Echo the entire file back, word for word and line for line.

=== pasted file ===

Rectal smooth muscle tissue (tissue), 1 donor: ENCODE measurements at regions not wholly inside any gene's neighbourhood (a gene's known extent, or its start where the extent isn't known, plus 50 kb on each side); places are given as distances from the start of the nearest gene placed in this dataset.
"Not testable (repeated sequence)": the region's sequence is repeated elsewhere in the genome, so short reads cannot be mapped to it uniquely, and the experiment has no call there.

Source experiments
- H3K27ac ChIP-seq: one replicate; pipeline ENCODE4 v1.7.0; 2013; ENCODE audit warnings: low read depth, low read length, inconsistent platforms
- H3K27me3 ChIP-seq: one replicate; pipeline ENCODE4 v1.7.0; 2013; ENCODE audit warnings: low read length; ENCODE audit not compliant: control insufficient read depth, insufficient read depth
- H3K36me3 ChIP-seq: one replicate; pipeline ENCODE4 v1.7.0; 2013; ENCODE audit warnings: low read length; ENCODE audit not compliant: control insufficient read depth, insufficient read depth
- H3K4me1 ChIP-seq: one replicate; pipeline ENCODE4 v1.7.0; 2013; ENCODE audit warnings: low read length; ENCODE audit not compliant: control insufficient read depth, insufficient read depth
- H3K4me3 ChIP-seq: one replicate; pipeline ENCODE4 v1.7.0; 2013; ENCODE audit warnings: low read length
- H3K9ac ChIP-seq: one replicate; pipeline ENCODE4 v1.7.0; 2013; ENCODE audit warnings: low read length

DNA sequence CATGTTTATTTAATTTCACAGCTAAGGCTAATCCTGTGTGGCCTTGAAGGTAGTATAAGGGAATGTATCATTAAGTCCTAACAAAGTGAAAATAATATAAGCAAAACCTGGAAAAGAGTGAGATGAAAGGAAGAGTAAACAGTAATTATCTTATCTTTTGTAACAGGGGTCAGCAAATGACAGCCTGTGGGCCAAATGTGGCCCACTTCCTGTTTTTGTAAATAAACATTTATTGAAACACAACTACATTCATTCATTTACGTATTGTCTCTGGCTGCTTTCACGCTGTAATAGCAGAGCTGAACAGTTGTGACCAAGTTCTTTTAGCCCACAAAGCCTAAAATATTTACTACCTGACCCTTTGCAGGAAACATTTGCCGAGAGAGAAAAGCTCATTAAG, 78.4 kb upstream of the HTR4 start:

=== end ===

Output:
Rectal smooth muscle tissue (tissue), 1 donor: ENCODE measurements at regions not wholly inside any gene's neighbourhood (a gene's known extent, or its start where the extent isn't known, plus 50 kb on each side); places are given as distances from the start of the nearest gene placed in this dataset.
"Not testable (repeated sequence)": the region's sequence is repeated elsewhere in the genome, so short reads cannot be mapped to it uniquely, and the experiment has no call there.

Source experiments
- H3K27ac ChIP-seq: one replicate; pipeline ENCODE4 v1.7.0; 2013; ENCODE audit warnings: low read depth, low read length, inconsistent platforms
- H3K27me3 ChIP-seq: one replicate; pipeline ENCODE4 v1.7.0; 2013; ENCODE audit warnings: low read length; ENCODE audit not compliant: control insufficient read depth, insufficient read depth
- H3K36me3 ChIP-seq: one replicate; pipeline ENCODE4 v1.7.0; 2013; ENCODE audit warnings: low read length; ENCODE audit not compliant: control insufficient read depth, insufficient read depth
- H3K4me1 ChIP-seq: one replicate; pipeline ENCODE4 v1.7.0; 2013; ENCODE audit warnings: low read length; ENCODE audit not compliant: control insufficient read depth, insufficient read depth
- H3K4me3 ChIP-seq: one replicate; pipeline ENCODE4 v1.7.0; 2013; ENCODE audit warnings: low read length
- H3K9ac ChIP-seq: one replicate; pipeline ENCODE4 v1.7.0; 2013; ENCODE audit warnings: low read length

DNA sequence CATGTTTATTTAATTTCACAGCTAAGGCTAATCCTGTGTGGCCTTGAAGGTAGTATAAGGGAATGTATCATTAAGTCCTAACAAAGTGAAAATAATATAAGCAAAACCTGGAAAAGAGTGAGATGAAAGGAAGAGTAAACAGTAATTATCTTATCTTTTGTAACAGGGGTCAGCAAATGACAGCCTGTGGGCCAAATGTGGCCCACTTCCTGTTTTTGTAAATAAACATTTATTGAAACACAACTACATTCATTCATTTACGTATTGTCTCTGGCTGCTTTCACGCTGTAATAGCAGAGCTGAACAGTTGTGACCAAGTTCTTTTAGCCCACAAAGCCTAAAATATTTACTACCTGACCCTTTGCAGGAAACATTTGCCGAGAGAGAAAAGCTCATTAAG, 78.4 kb upstream of the HTR4 start: